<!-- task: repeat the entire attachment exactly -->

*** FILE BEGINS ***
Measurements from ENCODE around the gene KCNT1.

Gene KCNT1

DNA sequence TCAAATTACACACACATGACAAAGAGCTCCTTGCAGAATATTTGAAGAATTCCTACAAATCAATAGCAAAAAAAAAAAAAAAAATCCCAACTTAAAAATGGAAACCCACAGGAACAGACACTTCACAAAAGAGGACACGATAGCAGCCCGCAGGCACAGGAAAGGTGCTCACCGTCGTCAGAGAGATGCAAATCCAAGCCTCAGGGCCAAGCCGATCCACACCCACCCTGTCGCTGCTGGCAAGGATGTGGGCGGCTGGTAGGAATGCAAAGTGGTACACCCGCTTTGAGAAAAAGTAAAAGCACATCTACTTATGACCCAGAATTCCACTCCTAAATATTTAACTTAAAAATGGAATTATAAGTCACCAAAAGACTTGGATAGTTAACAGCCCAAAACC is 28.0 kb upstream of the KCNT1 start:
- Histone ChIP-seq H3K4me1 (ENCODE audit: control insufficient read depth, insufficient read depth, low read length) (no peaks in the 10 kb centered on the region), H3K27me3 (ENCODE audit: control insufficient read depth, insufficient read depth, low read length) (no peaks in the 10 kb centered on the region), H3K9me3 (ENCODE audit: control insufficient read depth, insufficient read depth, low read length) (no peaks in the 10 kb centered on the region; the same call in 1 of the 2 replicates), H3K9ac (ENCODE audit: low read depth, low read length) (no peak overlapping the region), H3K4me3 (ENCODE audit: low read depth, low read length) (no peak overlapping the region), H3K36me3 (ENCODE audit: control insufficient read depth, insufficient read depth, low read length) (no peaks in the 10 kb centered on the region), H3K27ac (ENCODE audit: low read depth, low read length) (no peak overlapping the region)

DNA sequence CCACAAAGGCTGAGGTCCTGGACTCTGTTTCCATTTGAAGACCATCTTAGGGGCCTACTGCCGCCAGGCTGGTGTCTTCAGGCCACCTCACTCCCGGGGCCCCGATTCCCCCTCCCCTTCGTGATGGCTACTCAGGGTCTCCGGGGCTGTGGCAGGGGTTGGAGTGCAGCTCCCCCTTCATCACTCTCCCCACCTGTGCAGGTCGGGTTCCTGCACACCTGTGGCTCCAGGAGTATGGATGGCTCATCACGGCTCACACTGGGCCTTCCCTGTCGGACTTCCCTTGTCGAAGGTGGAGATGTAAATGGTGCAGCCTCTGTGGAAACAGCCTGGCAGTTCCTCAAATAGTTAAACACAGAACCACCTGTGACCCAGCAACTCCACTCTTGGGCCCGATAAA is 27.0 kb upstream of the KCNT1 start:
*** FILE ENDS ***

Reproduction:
Measurements from ENCODE around the gene KCNT1.

Gene KCNT1

DNA sequence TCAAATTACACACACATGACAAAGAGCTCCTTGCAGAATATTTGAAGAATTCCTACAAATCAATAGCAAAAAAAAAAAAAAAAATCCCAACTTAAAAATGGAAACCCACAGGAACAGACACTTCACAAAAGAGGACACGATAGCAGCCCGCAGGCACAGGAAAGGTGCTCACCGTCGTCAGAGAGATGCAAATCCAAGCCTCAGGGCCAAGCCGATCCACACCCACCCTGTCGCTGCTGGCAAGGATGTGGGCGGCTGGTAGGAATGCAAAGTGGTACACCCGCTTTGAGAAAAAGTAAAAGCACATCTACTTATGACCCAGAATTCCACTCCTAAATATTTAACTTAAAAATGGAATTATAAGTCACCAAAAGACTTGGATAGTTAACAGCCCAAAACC is 28.0 kb upstream of the KCNT1 start:
- Histone ChIP-seq H3K4me1 (ENCODE audit: control insufficient read depth, insufficient read depth, low read length) (no peaks in the 10 kb centered on the region), H3K27me3 (ENCODE audit: control insufficient read depth, insufficient read depth, low read length) (no peaks in the 10 kb centered on the region), H3K9me3 (ENCODE audit: control insufficient read depth, insufficient read depth, low read length) (no peaks in the 10 kb centered on the region; the same call in 1 of the 2 replicates), H3K9ac (ENCODE audit: low read depth, low read length) (no peak overlapping the region), H3K4me3 (ENCODE audit: low read depth, low read length) (no peak overlapping the region), H3K36me3 (ENCODE audit: control insufficient read depth, insufficient read depth, low read length) (no peaks in the 10 kb centered on the region), H3K27ac (ENCODE audit: low read depth, low read length) (no peak overlapping the region)

DNA sequence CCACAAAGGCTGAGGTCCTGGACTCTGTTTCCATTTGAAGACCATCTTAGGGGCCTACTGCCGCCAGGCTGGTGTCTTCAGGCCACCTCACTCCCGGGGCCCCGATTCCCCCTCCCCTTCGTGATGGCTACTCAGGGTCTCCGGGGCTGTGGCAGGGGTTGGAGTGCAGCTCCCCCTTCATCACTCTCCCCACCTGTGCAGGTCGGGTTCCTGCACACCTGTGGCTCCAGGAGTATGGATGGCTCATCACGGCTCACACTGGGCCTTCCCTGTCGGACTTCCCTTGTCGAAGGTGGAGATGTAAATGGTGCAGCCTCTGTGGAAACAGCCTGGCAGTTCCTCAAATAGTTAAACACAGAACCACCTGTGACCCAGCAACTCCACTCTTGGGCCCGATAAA is 27.0 kb upstream of the KCNT1 start: